Advisors all too often don’t actually try to negotiate these agreements, and simply sign them off.

This could be resolved by additional wording in the advisor’s declaration about whistle blowing, making the advisor declare that they have explained to the employee that even after the agreement is signed, they can still make disclosures in the public interest, and they can still make disclosures to GP’s, counsellors and others who are governed by a duty of confidentiality.

 

Advisors don’t have the time to advise and negotiate properly, removing inappropriate clauses.

This could be resolved only by more careful use of drafting, less showing off when producing agreements.  This is partly the fault of the lawyers who draft the agreements in the first place. For a reason that is still opaque to me after 25 years, some lawyers seem to see producing settlement agreements as a chance to parade their mental prowess in front of the world by adding in every conceivable restriction whether relevant or not.

For example, I regularly see a clause in settlement agreements that makes the employee warrant that he has not committed an act of gross misconduct (for example).  Given that often, these agreements come into existence when an employee is accused of doing exactly that, I have to ask what the point of it is? (Another rhetorical question).  An employee in such a position should never agree to such a clause when it makes the payment dependent on the warranty being correct. Yet I regularly see the clause appear, which is thoughtless drafting in my opinion, and I regularly see employees accept the clause when they shouldn’t.

In the NHS itself, this could also be alleviated by agreeing with the unions a standard form document. It’s not rocket science.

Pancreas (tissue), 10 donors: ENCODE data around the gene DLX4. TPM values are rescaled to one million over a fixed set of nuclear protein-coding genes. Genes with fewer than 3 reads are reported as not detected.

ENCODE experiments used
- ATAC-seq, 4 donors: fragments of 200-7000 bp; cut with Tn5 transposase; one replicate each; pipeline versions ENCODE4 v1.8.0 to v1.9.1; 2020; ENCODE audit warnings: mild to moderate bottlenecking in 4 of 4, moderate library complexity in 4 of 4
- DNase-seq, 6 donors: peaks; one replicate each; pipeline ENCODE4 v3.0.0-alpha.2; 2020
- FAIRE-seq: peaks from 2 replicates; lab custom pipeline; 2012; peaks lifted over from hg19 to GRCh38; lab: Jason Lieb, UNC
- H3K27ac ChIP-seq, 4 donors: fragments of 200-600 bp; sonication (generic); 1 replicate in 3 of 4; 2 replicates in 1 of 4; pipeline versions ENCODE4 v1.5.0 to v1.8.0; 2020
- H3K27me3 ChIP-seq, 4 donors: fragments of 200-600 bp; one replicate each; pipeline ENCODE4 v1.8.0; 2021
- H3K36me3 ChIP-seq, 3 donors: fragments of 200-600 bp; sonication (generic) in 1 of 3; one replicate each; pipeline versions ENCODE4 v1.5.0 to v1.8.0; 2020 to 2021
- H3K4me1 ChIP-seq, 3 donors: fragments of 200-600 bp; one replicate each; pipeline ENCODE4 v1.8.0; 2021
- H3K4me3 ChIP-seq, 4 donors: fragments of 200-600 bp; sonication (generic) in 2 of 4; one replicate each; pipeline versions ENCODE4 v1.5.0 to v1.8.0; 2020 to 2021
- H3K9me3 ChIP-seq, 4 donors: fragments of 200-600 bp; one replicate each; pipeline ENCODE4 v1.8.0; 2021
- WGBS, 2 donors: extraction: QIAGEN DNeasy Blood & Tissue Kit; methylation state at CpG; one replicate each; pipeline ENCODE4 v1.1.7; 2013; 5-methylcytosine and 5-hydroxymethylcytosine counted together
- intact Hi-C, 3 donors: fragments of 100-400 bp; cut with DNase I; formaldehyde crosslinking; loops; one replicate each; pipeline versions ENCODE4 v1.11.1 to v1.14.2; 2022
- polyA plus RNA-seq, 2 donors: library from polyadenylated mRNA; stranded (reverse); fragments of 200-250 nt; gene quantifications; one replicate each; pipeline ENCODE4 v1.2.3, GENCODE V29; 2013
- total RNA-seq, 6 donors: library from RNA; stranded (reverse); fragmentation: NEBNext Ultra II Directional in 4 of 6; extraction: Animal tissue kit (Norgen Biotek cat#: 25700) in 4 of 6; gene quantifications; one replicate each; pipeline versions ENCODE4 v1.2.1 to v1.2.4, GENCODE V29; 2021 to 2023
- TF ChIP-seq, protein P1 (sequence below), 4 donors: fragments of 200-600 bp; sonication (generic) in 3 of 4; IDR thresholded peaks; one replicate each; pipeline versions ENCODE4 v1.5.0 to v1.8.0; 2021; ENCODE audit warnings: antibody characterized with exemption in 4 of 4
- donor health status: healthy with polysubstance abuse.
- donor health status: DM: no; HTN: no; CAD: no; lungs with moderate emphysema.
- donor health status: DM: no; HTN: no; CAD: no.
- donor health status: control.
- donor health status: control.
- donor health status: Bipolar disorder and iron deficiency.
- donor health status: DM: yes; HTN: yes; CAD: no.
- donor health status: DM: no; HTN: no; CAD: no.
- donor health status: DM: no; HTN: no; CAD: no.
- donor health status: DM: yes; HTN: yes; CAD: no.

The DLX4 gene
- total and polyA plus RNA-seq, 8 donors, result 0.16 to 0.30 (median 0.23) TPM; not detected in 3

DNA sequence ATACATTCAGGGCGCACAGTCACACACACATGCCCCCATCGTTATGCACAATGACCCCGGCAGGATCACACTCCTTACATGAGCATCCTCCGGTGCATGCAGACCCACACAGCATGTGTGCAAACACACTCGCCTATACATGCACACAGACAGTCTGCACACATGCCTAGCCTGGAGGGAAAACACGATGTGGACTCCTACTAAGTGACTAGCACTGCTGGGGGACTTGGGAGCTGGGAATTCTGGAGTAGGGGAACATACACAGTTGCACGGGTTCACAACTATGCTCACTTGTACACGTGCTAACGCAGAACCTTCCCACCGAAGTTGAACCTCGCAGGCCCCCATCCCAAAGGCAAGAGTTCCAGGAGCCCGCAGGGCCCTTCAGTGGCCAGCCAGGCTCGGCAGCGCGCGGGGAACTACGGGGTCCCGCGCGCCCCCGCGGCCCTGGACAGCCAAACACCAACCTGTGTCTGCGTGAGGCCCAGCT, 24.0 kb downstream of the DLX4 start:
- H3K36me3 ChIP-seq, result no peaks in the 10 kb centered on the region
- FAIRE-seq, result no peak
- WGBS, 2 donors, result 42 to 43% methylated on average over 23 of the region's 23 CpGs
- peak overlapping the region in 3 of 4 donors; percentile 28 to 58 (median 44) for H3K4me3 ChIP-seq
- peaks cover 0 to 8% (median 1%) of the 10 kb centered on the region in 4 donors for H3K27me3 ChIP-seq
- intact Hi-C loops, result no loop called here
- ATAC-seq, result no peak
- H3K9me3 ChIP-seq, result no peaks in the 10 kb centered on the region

Employees feel under pressure to accept the deal

This occurs when the employee takes the agreement to an advisor, who then charges for explaining the deal. The employee has then made a commitment to the advisor’s fees before understanding the contract, and often then, before realising that they don’t want to sign it. The problem is, if they don’t then accept the deal, they don’t get the legal fees paid, and so have to find that money themselves. This then puts pressure on the employee to agree to the deal, even if, once they understand it, they don’t want to.

This could be resolved by making the legal fee contribution payable by employer regardless of whether the agreement is entered into or not.  In fact, such a rule would also increase the chances that the contract would be drafted more appropriately in the first place.

In short, lawyers themselves need better training, and perhaps a certification process is more appropriate to show lawyers are skilled in this particular discipline, than the current de-regulation allowing such agreements to be advised upon by an ever-widening circle of advisors.